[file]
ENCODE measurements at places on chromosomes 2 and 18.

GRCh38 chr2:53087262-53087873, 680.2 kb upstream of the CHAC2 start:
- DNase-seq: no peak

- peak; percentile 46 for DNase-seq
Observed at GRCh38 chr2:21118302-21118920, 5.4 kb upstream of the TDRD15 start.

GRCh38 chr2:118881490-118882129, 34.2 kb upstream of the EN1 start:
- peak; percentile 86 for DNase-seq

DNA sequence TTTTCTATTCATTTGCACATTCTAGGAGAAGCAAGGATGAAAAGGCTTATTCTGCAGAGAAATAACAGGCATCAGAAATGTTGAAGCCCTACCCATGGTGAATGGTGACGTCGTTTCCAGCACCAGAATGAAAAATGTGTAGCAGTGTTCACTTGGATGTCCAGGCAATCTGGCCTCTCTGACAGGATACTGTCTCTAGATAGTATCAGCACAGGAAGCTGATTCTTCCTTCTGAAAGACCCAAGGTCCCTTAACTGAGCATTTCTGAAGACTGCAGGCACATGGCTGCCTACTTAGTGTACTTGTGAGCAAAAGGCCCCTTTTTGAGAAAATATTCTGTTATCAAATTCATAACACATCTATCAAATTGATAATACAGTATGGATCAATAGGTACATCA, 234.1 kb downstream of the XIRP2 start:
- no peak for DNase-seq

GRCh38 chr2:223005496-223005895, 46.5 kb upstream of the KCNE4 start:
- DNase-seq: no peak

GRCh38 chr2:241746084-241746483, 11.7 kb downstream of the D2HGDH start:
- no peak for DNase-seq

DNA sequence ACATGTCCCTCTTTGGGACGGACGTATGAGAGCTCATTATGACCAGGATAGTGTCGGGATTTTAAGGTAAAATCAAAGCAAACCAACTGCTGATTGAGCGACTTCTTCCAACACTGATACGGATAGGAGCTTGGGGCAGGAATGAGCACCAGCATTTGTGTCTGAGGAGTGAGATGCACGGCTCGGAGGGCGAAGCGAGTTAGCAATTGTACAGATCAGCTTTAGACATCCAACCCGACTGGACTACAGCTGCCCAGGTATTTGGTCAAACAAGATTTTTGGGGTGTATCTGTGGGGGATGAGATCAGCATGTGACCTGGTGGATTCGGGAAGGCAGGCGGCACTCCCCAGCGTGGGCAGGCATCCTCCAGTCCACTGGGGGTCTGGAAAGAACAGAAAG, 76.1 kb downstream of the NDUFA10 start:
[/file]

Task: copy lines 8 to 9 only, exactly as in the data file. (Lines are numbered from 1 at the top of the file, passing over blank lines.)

DNA sequence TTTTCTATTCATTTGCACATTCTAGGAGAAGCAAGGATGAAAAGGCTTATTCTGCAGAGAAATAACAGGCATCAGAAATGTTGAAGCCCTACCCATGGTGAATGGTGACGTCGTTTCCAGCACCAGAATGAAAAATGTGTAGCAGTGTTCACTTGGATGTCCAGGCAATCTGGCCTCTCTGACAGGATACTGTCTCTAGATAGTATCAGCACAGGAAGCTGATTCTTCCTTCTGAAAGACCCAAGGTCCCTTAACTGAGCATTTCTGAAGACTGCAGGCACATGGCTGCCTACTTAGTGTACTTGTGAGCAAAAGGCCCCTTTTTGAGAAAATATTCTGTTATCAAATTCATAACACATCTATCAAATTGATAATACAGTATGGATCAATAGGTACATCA, 234.1 kb downstream of the XIRP2 start:
- no peak for DNase-seq